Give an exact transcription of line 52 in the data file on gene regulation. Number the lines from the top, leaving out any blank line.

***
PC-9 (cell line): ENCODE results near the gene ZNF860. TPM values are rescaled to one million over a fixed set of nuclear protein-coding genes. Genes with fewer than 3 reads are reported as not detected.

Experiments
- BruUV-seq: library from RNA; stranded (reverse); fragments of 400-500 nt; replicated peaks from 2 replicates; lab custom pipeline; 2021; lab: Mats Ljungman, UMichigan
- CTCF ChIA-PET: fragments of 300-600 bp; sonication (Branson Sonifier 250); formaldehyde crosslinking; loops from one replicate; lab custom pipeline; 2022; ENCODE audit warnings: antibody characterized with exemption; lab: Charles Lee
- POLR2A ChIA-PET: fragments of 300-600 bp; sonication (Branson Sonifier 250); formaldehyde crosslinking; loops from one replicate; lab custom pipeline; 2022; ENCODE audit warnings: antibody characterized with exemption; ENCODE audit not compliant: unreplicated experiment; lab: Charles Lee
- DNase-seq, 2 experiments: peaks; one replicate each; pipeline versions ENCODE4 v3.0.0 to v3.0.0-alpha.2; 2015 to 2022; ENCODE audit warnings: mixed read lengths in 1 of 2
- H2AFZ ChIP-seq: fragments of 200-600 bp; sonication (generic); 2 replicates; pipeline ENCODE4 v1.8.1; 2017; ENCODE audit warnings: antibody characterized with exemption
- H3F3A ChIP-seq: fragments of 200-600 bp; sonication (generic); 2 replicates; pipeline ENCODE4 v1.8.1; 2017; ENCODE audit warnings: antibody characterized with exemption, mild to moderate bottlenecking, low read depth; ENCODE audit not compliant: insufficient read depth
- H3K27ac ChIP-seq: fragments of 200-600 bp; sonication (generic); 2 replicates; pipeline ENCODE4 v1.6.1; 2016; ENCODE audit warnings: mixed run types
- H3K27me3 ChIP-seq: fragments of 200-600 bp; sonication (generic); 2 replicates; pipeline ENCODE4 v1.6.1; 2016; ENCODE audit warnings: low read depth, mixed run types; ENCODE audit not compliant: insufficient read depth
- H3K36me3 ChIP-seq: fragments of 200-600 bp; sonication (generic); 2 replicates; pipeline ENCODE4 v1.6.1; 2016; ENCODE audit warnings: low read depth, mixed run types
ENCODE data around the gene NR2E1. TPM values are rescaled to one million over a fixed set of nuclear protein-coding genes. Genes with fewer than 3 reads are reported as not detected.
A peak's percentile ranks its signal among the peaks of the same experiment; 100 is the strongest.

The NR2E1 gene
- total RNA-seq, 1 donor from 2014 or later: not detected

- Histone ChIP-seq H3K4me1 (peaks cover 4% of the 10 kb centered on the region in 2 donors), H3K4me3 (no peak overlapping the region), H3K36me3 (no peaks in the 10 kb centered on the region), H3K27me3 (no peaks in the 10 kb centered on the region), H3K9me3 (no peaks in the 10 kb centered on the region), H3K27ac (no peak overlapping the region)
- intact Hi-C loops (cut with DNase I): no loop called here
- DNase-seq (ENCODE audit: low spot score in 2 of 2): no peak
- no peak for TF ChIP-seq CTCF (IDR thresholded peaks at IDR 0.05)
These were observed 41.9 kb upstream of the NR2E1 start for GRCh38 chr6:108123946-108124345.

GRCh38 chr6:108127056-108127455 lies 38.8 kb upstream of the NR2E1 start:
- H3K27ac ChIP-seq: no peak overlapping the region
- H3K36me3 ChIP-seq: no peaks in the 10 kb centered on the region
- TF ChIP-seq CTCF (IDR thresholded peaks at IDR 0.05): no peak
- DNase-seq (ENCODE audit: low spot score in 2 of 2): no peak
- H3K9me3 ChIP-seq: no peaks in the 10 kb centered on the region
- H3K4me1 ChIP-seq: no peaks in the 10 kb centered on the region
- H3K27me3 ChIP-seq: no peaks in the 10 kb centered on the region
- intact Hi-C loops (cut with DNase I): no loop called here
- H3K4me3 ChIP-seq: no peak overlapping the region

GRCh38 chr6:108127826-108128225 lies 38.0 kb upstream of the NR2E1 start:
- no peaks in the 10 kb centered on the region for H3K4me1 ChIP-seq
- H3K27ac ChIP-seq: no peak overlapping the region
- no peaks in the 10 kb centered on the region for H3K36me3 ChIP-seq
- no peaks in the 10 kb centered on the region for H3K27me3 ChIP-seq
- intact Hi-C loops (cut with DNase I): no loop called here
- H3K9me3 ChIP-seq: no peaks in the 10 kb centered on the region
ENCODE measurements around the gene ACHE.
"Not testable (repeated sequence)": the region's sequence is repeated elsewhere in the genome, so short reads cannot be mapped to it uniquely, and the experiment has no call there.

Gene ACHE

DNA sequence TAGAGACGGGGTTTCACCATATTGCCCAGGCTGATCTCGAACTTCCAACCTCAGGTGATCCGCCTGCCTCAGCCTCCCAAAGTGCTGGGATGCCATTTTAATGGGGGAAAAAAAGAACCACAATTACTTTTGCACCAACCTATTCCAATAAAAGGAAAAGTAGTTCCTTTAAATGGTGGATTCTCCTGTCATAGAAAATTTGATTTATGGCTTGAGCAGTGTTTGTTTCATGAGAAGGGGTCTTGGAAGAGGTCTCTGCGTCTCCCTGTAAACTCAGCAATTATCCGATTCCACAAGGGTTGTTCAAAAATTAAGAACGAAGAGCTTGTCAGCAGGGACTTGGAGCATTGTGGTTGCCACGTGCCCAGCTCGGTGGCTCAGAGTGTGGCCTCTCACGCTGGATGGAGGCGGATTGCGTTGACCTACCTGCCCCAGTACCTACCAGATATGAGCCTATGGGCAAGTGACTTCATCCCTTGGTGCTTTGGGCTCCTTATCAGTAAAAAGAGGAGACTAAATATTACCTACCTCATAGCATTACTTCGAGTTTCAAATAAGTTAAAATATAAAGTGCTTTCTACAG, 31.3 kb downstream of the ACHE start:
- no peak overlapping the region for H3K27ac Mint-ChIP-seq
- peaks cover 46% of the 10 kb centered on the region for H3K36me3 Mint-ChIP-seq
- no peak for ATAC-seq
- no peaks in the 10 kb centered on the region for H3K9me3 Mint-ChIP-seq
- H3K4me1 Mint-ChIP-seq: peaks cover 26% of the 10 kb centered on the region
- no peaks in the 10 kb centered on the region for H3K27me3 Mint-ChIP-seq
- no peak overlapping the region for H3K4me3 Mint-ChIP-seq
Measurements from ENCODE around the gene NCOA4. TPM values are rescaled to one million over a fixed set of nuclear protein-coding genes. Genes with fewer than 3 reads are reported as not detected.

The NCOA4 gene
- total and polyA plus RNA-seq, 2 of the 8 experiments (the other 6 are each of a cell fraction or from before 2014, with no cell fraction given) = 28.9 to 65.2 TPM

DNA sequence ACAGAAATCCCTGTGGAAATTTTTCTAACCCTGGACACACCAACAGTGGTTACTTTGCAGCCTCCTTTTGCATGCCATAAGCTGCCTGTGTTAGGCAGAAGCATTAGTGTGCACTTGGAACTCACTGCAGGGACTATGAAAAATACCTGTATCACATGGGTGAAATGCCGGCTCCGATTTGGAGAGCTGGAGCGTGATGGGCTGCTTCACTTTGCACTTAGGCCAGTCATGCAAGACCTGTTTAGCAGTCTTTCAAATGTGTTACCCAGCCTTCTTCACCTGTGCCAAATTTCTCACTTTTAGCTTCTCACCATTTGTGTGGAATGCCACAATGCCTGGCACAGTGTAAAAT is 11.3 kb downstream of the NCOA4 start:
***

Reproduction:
DNA sequence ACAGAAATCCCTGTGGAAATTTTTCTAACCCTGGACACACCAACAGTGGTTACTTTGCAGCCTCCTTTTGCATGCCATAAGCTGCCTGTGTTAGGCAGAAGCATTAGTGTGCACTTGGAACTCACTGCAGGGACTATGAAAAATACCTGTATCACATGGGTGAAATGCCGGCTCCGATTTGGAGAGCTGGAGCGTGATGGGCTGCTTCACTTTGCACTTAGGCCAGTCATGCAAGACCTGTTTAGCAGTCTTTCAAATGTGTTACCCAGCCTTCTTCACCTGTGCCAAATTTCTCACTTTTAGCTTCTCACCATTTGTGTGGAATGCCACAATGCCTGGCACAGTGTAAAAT is 11.3 kb downstream of the NCOA4 start: